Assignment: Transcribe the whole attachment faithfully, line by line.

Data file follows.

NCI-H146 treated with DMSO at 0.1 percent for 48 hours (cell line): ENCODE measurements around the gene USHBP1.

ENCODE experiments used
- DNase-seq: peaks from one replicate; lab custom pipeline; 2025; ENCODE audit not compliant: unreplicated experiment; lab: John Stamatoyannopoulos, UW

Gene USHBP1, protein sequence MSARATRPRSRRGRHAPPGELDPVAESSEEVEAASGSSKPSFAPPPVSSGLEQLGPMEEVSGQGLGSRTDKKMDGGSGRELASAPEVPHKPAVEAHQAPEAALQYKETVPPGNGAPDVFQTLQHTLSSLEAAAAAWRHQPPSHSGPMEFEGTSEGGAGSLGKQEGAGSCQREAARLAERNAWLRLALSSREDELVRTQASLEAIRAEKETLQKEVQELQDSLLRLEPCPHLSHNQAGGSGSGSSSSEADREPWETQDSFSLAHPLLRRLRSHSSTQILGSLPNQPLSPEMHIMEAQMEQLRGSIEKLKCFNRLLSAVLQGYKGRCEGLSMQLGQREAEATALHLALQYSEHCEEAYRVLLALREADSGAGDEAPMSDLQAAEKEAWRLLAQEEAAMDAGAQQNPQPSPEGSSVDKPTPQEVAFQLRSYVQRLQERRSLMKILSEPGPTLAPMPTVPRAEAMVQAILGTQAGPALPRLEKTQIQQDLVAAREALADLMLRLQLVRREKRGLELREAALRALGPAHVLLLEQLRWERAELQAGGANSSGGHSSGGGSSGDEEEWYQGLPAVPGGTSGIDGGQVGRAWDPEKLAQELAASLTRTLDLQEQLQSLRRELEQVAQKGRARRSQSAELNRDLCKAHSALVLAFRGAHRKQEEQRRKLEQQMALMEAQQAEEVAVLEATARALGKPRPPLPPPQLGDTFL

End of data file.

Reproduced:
NCI-H146 treated with DMSO at 0.1 percent for 48 hours (cell line): ENCODE measurements around the gene USHBP1.

ENCODE experiments used
- DNase-seq: peaks from one replicate; lab custom pipeline; 2025; ENCODE audit not compliant: unreplicated experiment; lab: John Stamatoyannopoulos, UW

Gene USHBP1, protein sequence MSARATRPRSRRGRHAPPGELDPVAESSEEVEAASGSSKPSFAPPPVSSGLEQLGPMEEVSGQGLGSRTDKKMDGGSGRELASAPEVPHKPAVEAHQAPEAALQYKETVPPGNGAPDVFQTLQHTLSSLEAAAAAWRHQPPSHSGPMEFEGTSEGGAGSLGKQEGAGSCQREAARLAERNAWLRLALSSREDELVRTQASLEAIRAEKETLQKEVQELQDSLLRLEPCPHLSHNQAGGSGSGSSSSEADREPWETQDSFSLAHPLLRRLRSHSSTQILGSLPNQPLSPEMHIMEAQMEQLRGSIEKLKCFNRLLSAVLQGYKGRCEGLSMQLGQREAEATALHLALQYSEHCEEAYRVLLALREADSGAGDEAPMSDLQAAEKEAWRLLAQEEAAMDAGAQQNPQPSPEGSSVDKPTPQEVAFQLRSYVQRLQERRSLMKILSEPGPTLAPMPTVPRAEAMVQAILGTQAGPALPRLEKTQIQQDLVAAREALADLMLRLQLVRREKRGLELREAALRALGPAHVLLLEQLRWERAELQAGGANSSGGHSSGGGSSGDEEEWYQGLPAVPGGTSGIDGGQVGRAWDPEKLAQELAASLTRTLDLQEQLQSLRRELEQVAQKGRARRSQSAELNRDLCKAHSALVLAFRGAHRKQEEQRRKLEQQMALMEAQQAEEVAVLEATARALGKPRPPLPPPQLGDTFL